Hubble takes a photo of the Milky Way’s irregular neighbor

The presented image was obtained by the Hubble telescope. It shows a dense field of stars located against a background of gas, dust and more distant objects. The stars take up so much space in the image that it is quite difficult to immediately understand that there is an entire galaxy in front of us.

Irregular galaxy ESO 245-5. Source: ESA/Hubble & NASA, M. Messa

The galaxy photographed by Hubble bears the designation ESO 245-5. It is a relatively close neighbor of the Milky Way. ESO 245-5 is located at a distance of 15 million light-years from Earth in the direction of the constellation Phoenix.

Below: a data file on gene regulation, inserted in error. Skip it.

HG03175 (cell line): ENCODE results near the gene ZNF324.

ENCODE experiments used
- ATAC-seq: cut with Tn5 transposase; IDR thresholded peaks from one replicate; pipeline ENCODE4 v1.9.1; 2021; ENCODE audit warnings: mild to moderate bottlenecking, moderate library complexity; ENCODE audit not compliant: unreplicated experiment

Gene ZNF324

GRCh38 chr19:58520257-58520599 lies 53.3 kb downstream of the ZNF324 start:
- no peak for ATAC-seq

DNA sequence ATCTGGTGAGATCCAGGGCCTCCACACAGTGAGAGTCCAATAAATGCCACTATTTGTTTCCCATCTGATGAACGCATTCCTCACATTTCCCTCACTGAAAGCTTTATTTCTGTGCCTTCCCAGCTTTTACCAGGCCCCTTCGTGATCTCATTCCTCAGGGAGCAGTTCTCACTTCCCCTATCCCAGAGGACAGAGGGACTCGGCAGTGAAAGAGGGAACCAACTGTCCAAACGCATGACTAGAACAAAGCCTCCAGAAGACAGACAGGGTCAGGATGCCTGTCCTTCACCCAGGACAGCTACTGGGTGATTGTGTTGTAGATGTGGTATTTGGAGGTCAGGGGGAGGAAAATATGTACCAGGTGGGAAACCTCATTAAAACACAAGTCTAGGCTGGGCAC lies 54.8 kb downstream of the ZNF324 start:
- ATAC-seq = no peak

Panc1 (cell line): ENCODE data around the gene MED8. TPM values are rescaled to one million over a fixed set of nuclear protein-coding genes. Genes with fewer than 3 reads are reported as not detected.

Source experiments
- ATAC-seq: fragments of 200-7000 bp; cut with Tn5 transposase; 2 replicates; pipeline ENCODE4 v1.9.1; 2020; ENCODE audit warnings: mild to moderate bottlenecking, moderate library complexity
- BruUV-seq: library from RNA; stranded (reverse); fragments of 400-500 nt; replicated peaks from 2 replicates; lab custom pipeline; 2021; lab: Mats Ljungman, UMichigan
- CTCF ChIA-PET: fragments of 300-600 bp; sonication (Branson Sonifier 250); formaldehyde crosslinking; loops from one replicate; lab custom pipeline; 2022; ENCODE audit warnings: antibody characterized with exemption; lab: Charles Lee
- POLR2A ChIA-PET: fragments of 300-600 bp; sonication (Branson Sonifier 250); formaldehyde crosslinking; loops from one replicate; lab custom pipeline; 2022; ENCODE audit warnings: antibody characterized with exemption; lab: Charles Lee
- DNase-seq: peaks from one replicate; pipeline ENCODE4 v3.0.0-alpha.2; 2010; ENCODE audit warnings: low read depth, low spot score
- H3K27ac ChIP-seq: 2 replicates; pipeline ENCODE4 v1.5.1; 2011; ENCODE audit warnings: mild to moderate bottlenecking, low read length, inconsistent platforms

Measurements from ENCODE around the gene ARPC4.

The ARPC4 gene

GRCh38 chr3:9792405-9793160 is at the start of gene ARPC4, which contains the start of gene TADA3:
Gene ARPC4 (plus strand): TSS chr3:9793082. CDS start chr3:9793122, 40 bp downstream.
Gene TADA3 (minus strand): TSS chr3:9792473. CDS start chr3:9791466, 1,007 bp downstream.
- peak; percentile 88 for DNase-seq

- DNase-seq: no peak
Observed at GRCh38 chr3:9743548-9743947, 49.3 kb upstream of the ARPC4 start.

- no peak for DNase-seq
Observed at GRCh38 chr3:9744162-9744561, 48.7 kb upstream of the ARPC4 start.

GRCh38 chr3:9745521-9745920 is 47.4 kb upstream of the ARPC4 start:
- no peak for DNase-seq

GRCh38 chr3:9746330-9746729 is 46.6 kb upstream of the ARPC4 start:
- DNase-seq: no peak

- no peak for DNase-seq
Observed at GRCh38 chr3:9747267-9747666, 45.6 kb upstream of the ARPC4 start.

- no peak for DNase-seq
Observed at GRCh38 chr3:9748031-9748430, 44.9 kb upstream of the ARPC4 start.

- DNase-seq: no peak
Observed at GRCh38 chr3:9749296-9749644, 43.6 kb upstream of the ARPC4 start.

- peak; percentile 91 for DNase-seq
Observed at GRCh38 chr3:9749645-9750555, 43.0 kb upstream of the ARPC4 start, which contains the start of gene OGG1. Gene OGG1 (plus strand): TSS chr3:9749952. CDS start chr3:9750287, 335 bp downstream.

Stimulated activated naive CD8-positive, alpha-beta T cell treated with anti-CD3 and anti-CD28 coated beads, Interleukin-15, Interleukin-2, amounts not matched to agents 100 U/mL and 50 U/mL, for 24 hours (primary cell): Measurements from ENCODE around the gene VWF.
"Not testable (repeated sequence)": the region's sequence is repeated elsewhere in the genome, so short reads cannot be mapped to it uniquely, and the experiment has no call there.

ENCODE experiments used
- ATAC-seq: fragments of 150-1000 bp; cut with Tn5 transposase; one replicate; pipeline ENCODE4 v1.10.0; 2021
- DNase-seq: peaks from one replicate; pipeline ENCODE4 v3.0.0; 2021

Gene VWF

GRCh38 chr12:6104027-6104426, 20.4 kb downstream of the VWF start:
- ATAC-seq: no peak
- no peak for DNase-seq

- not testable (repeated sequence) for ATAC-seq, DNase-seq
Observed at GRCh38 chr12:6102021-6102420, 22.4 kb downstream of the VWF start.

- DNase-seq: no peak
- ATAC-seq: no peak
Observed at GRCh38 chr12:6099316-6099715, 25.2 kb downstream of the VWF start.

Another reason why it may be difficult to immediately determine that ESO 245-5 is a galaxy lies in the obvious lack of structure. We often admire Hubble’s impressive images of spiral galaxies, which have an ordered structure. ESO 245-5, on the other hand, is classified as an IB(s)m type galaxy. The IB(s)m designation means that the galaxy is irregular (I), has a bar (B), has a small spiral structure (s) and belongs to the Magellanic type (m).

The term “irregular” means that the galaxy does not have a clear structure. Most often, such galaxies are characterized by a chaotic shape without a pronounced core and spiral branches. 

The second term means that the galaxy has a bar — a dense band of stars that crosses its center. The third term suggests that there are hints of a spiral structure in ESO 245-5, but nothing clear or definite (that’s why the “s” is bracketed). Finally, the latter term indicates the similarity of ESO 245-5 to the Magellanic Clouds, two dwarf galaxies that are close neighbors of the Milky Way.

Earlier we talked about the fact that the Small Magellanic Cloud might actually consist of two galaxies.

According to

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